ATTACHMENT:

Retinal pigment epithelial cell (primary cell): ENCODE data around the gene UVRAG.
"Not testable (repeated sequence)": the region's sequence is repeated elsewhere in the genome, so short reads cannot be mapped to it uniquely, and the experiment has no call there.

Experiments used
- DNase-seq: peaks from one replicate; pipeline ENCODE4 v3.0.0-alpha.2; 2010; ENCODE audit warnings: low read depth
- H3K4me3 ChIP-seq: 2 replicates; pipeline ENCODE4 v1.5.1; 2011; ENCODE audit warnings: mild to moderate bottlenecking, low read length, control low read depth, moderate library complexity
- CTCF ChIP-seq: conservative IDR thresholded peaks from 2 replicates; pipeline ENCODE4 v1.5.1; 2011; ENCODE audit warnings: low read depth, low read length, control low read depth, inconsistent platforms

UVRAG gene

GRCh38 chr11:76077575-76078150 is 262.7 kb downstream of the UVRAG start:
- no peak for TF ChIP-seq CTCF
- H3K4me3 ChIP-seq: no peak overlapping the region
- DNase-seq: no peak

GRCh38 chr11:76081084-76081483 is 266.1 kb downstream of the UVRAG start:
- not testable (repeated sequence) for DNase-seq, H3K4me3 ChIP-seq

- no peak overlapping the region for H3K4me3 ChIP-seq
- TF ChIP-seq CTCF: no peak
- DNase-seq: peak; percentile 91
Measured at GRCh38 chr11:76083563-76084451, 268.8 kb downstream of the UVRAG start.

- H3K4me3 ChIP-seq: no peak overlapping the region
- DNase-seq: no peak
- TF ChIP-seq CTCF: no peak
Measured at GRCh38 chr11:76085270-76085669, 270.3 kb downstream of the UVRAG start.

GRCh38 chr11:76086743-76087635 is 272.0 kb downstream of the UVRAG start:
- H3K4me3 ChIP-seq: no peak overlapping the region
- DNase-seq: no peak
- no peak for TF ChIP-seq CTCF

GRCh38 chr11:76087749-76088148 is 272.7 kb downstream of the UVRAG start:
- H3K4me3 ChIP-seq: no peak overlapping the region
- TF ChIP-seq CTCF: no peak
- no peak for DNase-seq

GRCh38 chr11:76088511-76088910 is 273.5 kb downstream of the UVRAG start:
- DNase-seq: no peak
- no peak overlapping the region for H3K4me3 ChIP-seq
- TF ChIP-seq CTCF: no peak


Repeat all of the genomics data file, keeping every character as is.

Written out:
Retinal pigment epithelial cell (primary cell): ENCODE data around the gene UVRAG.
"Not testable (repeated sequence)": the region's sequence is repeated elsewhere in the genome, so short reads cannot be mapped to it uniquely, and the experiment has no call there.

Experiments used
- DNase-seq: peaks from one replicate; pipeline ENCODE4 v3.0.0-alpha.2; 2010; ENCODE audit warnings: low read depth
- H3K4me3 ChIP-seq: 2 replicates; pipeline ENCODE4 v1.5.1; 2011; ENCODE audit warnings: mild to moderate bottlenecking, low read length, control low read depth, moderate library complexity
- CTCF ChIP-seq: conservative IDR thresholded peaks from 2 replicates; pipeline ENCODE4 v1.5.1; 2011; ENCODE audit warnings: low read depth, low read length, control low read depth, inconsistent platforms

UVRAG gene

GRCh38 chr11:76077575-76078150 is 262.7 kb downstream of the UVRAG start:
- no peak for TF ChIP-seq CTCF
- H3K4me3 ChIP-seq: no peak overlapping the region
- DNase-seq: no peak

GRCh38 chr11:76081084-76081483 is 266.1 kb downstream of the UVRAG start:
- not testable (repeated sequence) for DNase-seq, H3K4me3 ChIP-seq

- no peak overlapping the region for H3K4me3 ChIP-seq
- TF ChIP-seq CTCF: no peak
- DNase-seq: peak; percentile 91
Measured at GRCh38 chr11:76083563-76084451, 268.8 kb downstream of the UVRAG start.

- H3K4me3 ChIP-seq: no peak overlapping the region
- DNase-seq: no peak
- TF ChIP-seq CTCF: no peak
Measured at GRCh38 chr11:76085270-76085669, 270.3 kb downstream of the UVRAG start.

GRCh38 chr11:76086743-76087635 is 272.0 kb downstream of the UVRAG start:
- H3K4me3 ChIP-seq: no peak overlapping the region
- DNase-seq: no peak
- no peak for TF ChIP-seq CTCF

GRCh38 chr11:76087749-76088148 is 272.7 kb downstream of the UVRAG start:
- H3K4me3 ChIP-seq: no peak overlapping the region
- TF ChIP-seq CTCF: no peak
- no peak for DNase-seq

GRCh38 chr11:76088511-76088910 is 273.5 kb downstream of the UVRAG start:
- DNase-seq: no peak
- no peak overlapping the region for H3K4me3 ChIP-seq
- TF ChIP-seq CTCF: no peak